The witness said that as the red and white airplane climbed over the house, there was a quick surge in engine power before it made a "pop, pop" sound followed by a total loss of power. She said the pilot was flying the airplane the entire time, but was "in trouble" from the time he took-off, up until the impact.

Laconia firefighters responded shortly after the crash was reported about 8:15 a.m. and used hydraulic tools to free Volpe from the wreckage. He sustained serious injuries, including damage to the vertebra in his back, and was hospitalized at Dartmouth-Hitchcock Medical Center.

Source: http://www.citizen.com





http://registry.faa.gov/N2569P

NTSB Identification: ERA15FA241
14 CFR Part 91: General Aviation
Accident occurred Thursday, June 18, 2015 in Laconia, NH
Probable Cause Approval Date: 02/17/2016
Aircraft: PIPER PA-22, registration: N2569P
Injuries: 1 Serious.

NTSB investigators either traveled in support of this investigation or conducted a significant amount of investigative work without any travel, and used data obtained from various sources to prepare this aircraft accident report.

The pilot/owner was conducting a personal flight in the airplane. A witness reported that, during takeoff, the airplane's engine sputtered and then stopped producing power. The witness further reported that the pilot maneuvered the airplane to avoid hitting people and a house before the airplane descended and impacted a field. The pilot did not remember the accident but did recall that, before takeoff, the engine was operating normally and that he had set the fuel selector valve to the right tank. When first responders arrived on scene, they turned the fuel selector from the right tank position to the off position for safety reasons.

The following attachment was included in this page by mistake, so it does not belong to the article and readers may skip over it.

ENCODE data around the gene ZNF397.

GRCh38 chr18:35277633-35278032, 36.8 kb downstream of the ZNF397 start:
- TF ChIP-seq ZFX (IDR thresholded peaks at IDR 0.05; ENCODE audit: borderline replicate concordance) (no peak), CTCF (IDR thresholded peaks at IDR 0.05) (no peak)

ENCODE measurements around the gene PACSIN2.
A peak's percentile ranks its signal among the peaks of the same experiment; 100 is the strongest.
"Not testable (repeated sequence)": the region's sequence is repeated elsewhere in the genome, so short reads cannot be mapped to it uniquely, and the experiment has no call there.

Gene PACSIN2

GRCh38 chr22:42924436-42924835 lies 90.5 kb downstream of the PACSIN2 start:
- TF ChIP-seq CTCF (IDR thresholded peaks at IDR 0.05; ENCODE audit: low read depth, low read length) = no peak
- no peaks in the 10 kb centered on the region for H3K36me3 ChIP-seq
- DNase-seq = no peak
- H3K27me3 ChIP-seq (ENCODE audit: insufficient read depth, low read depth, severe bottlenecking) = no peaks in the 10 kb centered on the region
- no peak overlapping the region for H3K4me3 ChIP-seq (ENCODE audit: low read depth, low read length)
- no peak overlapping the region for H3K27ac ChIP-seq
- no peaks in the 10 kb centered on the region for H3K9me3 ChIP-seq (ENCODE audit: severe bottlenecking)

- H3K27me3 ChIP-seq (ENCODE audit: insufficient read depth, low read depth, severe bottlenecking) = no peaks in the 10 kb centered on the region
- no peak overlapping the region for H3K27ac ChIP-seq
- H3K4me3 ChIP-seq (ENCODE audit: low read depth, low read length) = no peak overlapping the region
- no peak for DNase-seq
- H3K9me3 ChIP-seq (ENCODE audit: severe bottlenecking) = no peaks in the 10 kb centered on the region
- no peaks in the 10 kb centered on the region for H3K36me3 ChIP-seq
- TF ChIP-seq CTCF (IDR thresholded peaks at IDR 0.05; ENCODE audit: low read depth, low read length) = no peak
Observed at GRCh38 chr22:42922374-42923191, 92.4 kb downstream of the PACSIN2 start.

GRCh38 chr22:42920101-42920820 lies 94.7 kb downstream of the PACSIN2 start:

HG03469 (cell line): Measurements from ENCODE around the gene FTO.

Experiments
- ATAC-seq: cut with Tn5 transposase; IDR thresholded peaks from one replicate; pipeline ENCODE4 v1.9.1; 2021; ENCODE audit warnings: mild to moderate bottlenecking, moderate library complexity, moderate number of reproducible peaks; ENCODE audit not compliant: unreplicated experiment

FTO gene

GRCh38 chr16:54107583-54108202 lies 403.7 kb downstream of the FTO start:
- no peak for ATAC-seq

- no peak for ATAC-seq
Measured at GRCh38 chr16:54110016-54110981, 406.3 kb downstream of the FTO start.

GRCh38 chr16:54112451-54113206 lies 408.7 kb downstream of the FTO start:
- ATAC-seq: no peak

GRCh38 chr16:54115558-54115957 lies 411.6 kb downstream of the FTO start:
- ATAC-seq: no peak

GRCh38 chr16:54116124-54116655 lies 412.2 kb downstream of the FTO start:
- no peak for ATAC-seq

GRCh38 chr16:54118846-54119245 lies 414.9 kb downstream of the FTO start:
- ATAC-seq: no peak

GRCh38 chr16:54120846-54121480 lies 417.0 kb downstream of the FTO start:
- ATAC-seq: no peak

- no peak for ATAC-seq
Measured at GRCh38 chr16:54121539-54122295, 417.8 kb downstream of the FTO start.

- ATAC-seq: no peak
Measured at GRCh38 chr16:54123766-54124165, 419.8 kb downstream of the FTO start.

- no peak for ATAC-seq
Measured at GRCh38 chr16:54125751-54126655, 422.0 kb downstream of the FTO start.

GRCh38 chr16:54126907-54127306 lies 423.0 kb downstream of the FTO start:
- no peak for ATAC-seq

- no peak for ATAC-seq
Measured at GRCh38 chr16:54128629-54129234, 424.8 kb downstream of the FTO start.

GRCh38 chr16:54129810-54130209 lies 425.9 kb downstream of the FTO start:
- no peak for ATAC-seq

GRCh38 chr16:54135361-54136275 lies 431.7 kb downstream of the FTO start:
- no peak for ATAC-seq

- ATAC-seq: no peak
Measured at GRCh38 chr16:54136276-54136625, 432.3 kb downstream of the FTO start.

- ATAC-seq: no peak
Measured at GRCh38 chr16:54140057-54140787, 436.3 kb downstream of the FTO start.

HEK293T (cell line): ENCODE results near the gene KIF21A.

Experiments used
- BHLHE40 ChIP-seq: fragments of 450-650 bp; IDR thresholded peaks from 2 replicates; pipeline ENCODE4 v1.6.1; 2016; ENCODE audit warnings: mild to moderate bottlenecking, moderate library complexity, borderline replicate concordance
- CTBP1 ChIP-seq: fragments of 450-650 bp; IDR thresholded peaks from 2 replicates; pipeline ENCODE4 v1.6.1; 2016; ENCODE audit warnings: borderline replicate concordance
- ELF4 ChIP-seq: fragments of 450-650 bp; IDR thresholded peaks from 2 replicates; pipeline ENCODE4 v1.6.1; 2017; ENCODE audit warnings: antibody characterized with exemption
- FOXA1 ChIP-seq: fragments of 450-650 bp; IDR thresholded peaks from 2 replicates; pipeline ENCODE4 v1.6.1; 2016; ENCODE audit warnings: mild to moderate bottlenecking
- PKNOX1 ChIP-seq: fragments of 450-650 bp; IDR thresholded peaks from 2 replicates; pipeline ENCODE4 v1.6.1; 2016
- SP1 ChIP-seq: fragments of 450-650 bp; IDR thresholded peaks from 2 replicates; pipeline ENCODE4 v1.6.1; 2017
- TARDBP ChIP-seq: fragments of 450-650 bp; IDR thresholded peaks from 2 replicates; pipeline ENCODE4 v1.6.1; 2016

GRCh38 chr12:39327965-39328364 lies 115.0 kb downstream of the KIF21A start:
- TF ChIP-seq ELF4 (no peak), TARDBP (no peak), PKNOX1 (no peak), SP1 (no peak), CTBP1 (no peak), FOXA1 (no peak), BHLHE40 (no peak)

A postaccident examination of the airplane found sufficient fuel onboard and no evidence of preaccident mechanical malfunctions or failures with the engine or its accessories that would have precluded normal operation. During the examination, it was noted that when the fuel selector was manually moved and set to each tank position, it was very difficult to feel when the valve seated into each respective detent. When the pilot was asked if he had any previous problems with the fuel selector not seating in the detents, he said no. However, he did acknowledge that the detents were hard to feel and commented that when he first started flying the airplane, he did not realize that the fuel selector had any detents until he had flown the airplane for about 10 hours. Although possible, since the valve was moved by first responders after the accident, it could not be determined if the loss of engine power was the result of an improperly seated fuel selector valve.

The National Transportation Safety Board determines the probable cause(s) of this accident as follows:
A total loss of engine power for reasons that could not be determined because of insufficient evidence found during postaccident examination of the airframe and engine.




HISTORY OF FLIGHT